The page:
It was 18 November 1987, a typical Wednesday night. I was working late, typical for Wednesday nights. At some time decided it was best to go home. My route, a short walk to Warren Street, take the Northern Line northbound to Camden Town. Switch over onto the southbound train on the Kings Cross section of the line. Switch once again at Kings Cross. Up one floor, switch to the Piccadilly Line, to catch a train south. The reason for this little game of train swapping was to make sure I could get a seat on the Piccadilly Line train, when heading home.
At, just about 7:30 p.m. I caught what turned out as the last train stopping at Kings Cross that night. The hallways and platforms smelt smoky, but that was nothing unusual, they normally did. Stupidly, London Underground still permitted smoking in 1987. I swear I had seen a fire once or twice before on escalators, but looking a second time there was nothing there. Little did I know, but just as the train doors closed behind me, departing, fire broke out in the tunnels above. It was the last train out. I was safe.
I remember this as clearly thirty years later as the day it happened.
This video was a part of ITV’s News at Ten that week:
More than 100 people were hospitalised that day. Thirty one people died, including a man unidentified for many years. Commonly known as “Body 115”, because of the mortuary tag. This man was immortalised in the words of a song by singer/songwriter Nick Lowe:
“Who was that, who was that man?
Nobody knows all across this land
Who was that, that unknown man
Who was that, who was that man?
It was a wild and wet November night
And the rush hour was at its height
King’s Cross the venue that
The finger of death was pointed at”
The finger of death did point at those 31 people and that unidentified body remained unknown till 2004 when identified as a pensioner from Scotland visiting London. I held an affinity for each of these people. Someone suggested I attend the memorial because I had been “almost” a victim. But we shouldn’t do things because of those almost events in life.
Last Train Out
I hear similar stories all the time about survivors and how they found god. Being on the last train out before the disaster, gave me faith in myself, not in anything else imagined or otherwise. I do not see the hand of god reaching in to save me, I see happenstance, and simple good fortune in the choices I made. Maybe the station was particularly stinky that day. Certainly, a reason not to hang around. It was a Heathrow bound train, there were empty seats. Everything was right, that is why I boarded the train. I am grateful for the decisions I made that day, glad I was not the 32nd victim.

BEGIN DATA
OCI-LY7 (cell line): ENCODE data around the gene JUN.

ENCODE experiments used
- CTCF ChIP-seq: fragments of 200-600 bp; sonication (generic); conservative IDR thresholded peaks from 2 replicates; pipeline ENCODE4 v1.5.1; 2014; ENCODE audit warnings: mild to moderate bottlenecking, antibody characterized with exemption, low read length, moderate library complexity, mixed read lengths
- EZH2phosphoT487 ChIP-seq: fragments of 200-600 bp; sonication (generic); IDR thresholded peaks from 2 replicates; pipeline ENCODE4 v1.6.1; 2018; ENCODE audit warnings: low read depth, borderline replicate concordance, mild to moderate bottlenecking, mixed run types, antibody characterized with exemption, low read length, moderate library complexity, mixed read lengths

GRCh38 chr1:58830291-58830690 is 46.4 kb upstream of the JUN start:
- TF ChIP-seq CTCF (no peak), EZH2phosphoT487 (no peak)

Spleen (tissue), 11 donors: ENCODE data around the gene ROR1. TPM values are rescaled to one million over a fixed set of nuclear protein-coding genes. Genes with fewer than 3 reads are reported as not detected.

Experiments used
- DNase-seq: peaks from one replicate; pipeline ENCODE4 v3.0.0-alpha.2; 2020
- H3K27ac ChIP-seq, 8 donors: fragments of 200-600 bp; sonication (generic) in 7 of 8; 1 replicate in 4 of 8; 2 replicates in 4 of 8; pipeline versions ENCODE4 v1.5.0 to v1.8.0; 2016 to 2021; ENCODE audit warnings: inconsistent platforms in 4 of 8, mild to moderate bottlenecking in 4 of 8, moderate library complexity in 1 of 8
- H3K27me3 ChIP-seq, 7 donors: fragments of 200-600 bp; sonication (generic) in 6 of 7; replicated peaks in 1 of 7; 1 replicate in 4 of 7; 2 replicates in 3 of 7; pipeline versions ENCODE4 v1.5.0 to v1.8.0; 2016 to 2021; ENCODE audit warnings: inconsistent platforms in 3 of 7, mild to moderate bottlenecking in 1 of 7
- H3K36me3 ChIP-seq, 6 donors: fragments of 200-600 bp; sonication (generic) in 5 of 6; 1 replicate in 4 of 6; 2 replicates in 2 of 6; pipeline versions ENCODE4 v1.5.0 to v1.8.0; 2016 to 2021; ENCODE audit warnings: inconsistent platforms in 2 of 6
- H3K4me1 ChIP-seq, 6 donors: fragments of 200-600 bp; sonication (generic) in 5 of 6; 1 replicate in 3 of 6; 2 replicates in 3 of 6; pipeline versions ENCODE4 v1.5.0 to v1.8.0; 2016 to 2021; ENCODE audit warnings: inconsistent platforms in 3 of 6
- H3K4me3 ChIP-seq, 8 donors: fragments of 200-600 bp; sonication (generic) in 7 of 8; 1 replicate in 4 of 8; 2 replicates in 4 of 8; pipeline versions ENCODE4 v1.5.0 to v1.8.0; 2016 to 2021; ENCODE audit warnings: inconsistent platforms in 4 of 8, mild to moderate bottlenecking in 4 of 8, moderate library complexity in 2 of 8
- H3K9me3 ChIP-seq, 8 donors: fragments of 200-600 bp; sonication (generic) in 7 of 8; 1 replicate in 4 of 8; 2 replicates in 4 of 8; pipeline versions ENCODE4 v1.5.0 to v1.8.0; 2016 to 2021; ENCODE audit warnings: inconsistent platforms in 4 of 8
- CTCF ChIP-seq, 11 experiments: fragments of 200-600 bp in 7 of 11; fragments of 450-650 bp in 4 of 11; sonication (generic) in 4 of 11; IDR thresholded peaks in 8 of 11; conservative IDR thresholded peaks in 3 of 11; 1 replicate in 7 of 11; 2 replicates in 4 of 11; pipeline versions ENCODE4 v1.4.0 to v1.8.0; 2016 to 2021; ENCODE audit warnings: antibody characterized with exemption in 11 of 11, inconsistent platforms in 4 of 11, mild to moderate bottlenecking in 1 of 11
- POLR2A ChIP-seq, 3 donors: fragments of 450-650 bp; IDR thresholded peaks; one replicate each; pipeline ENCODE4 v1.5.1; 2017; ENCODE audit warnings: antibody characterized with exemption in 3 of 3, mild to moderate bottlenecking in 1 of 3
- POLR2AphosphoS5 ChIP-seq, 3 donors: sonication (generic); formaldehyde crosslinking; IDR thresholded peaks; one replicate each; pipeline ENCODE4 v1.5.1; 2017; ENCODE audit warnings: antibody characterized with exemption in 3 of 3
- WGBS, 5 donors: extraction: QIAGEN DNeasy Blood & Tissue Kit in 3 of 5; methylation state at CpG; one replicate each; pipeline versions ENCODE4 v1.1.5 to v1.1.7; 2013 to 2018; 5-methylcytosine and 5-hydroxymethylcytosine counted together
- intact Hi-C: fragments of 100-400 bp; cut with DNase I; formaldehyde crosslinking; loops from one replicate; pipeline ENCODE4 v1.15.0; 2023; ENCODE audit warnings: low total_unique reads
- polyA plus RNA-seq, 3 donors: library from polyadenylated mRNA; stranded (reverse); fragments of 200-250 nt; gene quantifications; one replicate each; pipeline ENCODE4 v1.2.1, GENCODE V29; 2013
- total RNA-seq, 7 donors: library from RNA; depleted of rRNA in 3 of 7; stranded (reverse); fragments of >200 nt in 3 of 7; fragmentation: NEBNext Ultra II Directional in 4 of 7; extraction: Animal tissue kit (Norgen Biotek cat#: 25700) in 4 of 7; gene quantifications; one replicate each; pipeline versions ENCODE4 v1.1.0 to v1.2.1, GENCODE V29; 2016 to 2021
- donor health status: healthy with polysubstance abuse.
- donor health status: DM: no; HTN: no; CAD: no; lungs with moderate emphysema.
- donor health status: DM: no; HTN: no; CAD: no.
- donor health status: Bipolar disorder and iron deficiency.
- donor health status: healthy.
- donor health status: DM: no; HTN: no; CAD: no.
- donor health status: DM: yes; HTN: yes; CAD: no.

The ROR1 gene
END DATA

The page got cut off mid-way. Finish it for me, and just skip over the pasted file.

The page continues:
My survival had nothing to do with god saving me for something special to occur later in my life. I knew this as a fourth generation atheist. The following day I could just as well have stepped off a curb and been flattened by a bus. No hand of god. Pure happenstance, that is all. No divine intervention here. A preventable human disaster that people were lucky to walk away from.
On the last train out, passengers found out about the fire a short time later.
That train did not stop at Russel Square. I saw the station flash by. We stopped one station later, Holborn.
Apparently the train behind us rushed through the smoke-filled platform at Kings Cross. Rushing on to Russel Square. Ones after that stopped and turned around, with passengers having to find alternative means of transport. We stopped at Holborn, where news of the fire reached the passengers. About 25 minutes later controllers held that train at Acton Town for some time debating where the train should go. But Heathrow was a vital destination and some passengers had flights to catch.
A Sad State
Underground travellers had, for a long time, been saying that a massive updates were needed to all stations. A year earlier a fire started when a smoker tossed their cigarette stub over the top of a partition wall into a paint storage area. This set off a fire, which kept that station closed for a few days.
Cosmetic fixes were not going to correct the problems in the tube network. In the UK at that time there was a government that was more interested in cutting public expenditure than thinking about the safety of the travellers in the capital city. The stock market crash a month earlier was a clear signal the economy was not doing well. Not that the Iron Lady would dare admit that.
Personally, I did not stop to think about the impact of the fire. I got on to the Underground train the very next morning as if nothing had happened. All the passengers looked at each other. It was is if they were taking stock of the regular travellers they recognised and checking them off as safe. (There was no Facebook “I’m Safe” option in that day).
Not a word spoken, but the glance and returned stare was enough to say it all. Their fellow travellers were safe. That was the London way. I watched this at every station along the route, passengers checking their mental list.
There was no change to the route I took to work, but going home I went the way that most did rather than trying to find a seat. I didn’t feel like a victim, well, in part I wasn’t. As I grew older I travelled less and less by underground. I told myself that I was not afraid of travelling by underground. But in truth the scar of November 18th 1987 existed, it may have been a deep one, but it did exist. Subsequently, I found work outside the city and travelled by car. Eventually I moved away from the city.
A few months ago I was awoken by a very explicit dream. I was travelling by train through a tunnel, when a fire broke out. Awake I remembered that day, deep underground that could have been my last.
This story is not the normal type of story that would normally be told on this site, but it was important to tell the story to the world. If you have thoughts or similar experiences then please tell. All the picture here come from news sources.